No New is Bad News

The Currency of Current

Judith Klassen

Someday weai??i??ll view this period of media madness like folks did the light bulb. Yes, electric illumination is efficient, but also harsh, showing every crack in a face and every crumb in a corner. And what about all that downtime that unimpeded darkness imposed? With the flick of a switch, gone. Sure, progress is inevitable and tantalizing ai??i?? but it can be butt ugly. Take the news for instance. The rapidly evolving web findviagrapills.com – on this web keeps us up-to-the-minute on anything and everything, but vanished is the depth, and sometimes even the facts. Clearly progress is not synonymous with improvement. And with a populace hopped up and hungry for sound bites, the tarting-up of TV news has become a virulent pandemic with no vaccine.

Itai??i??s not the beat ai??i?? itai??i??s the banality.

In the United States they have redefined what passes for news: Wars are given kicky handles that elicit images of cheesy paperbacks, celebrity adoptions are considered foreign affairs, and presidential puppy choices are ai???our top story tonight.ai??? But it wasnai??i??t until recently that I felt a creeping unease about the future of news reportage in Canada. The other day at a news http://scrumagile.nl/buy-toprol-xl-online/ network launch a serious journalist awkwardly pitched the showai??i??s facelift ai??i?? sporting a jacket so violently pink it appeared she didnai??i??t want to be mistaken for game by the sharpshooters in the audience. Then came a brief speech from her respected colleague, a former Middle East war correspondent, who, while plugging the renovations, looked ready to dodge shrapnel and falling 2ai??? x 4ai???s. I donai??i??t blame the journalists. Theyai??i??re just hard-working people with good jobs they see slipping away ai??i?? unless they adapt, devolve, and bend over.

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No news is bad news.

These are, after all, desperate days, and real journalism costs money. And, by the time that army of fact checkers have put on their boots ai??i?? Balloon Boy has flown halfway around the world. Citizen journalists have arisen en-masse to speculate on everything from politics to Janet Jacksonai??i??s nipple. Longtime CBS correspondent, and 60 Minutes veteran Morley Safer sums them up like this, ai???The blogosphere is no alternative, crammed as it is with ravings and manipulations of every nut with a keyboard.ai??? And the ai???citizenai??? reaction to Saferai??i??s analyses has been ferocious. Like most things ai??i?? the truth is somewhere in the middle. The good news is, bloggers bring fresh perspectives, blunt truths, and are unaffected by advertizing dollars. The bad news is, they can be grammatically challenged, excessively biased, or just plain clueless. But some of those ai???citizensai??? are laid off ai??i?? or pissed off ai??i?? journalists forced to create their own gigs so that they can continue to write with integrity.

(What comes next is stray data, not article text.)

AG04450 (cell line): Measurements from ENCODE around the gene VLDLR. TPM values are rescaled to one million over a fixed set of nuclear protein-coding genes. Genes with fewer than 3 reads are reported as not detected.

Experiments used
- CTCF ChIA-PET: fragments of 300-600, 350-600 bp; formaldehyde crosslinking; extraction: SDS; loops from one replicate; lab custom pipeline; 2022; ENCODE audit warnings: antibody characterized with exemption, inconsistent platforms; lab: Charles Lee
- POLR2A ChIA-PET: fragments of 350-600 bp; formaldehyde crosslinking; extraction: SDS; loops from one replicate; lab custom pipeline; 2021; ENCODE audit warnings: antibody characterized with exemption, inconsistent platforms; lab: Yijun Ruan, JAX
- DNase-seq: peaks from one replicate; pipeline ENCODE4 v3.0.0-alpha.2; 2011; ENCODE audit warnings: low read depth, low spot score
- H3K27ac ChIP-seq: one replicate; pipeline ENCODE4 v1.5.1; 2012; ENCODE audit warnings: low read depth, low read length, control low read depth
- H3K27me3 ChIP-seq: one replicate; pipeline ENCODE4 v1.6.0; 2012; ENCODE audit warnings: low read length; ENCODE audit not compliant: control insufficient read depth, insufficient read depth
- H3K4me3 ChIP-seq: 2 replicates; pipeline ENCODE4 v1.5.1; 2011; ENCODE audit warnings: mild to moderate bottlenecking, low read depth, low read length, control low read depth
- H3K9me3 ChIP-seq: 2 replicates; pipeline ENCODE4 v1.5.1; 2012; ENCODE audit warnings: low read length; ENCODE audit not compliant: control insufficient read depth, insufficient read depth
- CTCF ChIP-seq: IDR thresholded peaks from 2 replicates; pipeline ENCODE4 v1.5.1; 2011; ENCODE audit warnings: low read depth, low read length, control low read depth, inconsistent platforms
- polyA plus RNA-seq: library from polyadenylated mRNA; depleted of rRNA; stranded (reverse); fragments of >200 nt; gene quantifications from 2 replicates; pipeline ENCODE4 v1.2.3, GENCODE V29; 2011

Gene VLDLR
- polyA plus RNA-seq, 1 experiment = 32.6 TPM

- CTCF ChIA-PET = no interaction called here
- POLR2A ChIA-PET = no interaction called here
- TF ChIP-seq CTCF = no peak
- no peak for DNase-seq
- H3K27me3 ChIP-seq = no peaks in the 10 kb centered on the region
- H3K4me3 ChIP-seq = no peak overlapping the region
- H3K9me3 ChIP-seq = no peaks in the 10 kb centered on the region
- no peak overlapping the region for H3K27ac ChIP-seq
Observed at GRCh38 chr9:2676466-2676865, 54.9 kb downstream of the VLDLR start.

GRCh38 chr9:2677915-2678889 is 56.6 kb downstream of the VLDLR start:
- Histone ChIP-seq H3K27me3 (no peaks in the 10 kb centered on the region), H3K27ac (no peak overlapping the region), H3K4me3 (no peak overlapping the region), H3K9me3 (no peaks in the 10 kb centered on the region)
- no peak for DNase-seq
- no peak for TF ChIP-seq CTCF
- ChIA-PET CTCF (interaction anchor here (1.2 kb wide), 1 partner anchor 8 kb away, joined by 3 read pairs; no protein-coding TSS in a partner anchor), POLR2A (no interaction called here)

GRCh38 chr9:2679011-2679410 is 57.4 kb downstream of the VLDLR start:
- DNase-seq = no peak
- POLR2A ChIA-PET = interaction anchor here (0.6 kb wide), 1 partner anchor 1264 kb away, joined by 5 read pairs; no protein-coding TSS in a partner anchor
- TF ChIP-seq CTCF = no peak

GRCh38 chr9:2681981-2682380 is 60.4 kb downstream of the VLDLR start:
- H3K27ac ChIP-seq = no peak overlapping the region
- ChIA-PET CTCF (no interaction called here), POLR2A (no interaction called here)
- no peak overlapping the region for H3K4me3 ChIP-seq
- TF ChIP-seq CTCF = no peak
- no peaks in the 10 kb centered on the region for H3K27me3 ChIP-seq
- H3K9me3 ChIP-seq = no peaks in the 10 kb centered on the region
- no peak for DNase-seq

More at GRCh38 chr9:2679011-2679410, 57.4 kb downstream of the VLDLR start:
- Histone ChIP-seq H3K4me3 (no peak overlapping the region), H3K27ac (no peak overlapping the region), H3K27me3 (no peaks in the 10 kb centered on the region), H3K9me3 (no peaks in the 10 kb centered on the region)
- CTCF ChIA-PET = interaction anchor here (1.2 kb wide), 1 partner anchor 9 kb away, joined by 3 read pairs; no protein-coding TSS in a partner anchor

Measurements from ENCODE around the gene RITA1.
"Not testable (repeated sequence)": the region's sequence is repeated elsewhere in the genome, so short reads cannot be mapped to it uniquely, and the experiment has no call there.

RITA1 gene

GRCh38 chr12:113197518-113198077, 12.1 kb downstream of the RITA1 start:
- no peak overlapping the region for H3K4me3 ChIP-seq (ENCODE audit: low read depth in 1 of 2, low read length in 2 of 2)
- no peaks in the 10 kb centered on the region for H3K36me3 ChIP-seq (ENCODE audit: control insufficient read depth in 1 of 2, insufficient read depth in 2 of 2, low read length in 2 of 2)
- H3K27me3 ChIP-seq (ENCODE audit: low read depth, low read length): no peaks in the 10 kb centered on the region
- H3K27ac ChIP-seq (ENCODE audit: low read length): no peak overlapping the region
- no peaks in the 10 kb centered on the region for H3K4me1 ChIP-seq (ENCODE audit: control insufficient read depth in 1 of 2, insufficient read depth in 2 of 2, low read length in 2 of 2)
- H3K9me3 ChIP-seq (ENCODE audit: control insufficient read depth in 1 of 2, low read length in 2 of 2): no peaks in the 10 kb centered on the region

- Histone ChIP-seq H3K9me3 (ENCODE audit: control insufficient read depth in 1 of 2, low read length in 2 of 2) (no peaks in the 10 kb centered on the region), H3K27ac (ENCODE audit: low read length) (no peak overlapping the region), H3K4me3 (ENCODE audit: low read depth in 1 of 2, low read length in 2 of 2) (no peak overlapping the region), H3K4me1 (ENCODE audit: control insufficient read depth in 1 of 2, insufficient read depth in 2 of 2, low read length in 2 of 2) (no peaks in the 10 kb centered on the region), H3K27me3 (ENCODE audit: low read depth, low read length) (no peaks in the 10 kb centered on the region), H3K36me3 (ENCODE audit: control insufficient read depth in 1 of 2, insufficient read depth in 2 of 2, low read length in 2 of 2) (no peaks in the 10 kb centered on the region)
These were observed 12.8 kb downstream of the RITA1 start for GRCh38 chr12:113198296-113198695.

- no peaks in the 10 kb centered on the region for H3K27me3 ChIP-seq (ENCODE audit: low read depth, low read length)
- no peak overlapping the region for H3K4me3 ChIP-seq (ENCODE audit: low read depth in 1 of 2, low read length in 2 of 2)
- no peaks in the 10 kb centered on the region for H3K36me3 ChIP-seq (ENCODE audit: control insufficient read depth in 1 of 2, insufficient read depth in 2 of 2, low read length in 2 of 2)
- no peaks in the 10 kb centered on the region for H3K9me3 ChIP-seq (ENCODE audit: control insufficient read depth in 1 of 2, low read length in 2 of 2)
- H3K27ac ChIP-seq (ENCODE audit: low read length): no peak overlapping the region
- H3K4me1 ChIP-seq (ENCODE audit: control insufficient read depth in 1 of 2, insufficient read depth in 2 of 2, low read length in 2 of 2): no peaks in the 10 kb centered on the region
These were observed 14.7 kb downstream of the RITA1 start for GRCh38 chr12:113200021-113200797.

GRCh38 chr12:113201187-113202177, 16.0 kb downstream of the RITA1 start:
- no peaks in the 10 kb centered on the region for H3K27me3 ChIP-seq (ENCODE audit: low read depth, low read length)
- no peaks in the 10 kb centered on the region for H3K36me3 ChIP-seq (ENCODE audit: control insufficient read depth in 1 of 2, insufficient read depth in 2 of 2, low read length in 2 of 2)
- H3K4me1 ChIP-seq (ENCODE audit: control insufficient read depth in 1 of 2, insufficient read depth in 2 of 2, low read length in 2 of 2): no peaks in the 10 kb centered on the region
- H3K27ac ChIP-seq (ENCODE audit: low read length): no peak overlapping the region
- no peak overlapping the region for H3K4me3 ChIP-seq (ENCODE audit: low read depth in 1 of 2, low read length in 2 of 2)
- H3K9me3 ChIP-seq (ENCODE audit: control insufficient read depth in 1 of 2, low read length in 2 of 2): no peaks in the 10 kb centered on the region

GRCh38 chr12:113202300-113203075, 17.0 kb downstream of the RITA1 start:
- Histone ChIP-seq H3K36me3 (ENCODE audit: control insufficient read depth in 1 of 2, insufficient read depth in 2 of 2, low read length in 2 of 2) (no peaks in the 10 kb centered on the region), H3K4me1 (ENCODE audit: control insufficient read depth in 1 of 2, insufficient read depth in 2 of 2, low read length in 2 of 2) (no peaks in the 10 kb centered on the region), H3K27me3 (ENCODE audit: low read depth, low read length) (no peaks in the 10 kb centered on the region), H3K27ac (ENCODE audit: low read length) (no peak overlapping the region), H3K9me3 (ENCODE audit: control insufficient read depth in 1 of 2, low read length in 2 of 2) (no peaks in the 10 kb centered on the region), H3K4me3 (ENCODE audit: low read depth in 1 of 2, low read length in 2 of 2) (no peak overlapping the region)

Funny is money.

Somewhere along the way, news and entertainment made like the Prince and the Pauper and switched clothing. We now have news pretending to be entertainment, and entertainment pretending to be news. If you want authentic political debate you turn to comedy offerings like The Daily Show with Jon Stewart, or Real Time with Bill Maher. Maherai??i??s opening monologues arenai??i??t simply pithy ai??i?? they bluntly address the real issues. Said Maher on the Balloon Boy phenomenon, ai???I donai??i??t want to say we have a special needs media, but they were literally mesmerized by a shiny object.ai??? When the laughs died down he added, ai???Why couldnai??i??t they do a quick report on the healthcare bill ai??i?? that was something empty that slipped away.ai??? Not so many chortles over the latter. He was delivering real news ai??i?? and real news is rarely jolly.

Currently, we canai??i??t log in and check our email without glimpsing a headline about some guy who traded his child for beer and meat, or a woman who is allergic to her husband. This glut of information makes us feel bloated and bewildered ai??i?? yet those empty calories leave us hungry for something of substance. And maybe a light bulb briefly clicks on, and for a moment we http://ujang.net/?p=5994 can see the media mess weai??i??re in. But then our iPhone pings with a twitter update ai??i?? and unconsciously, we reach for it.

Judith Klassen is a Toronto-based writer, performer, producer and host of the celeb interview show Judecast.

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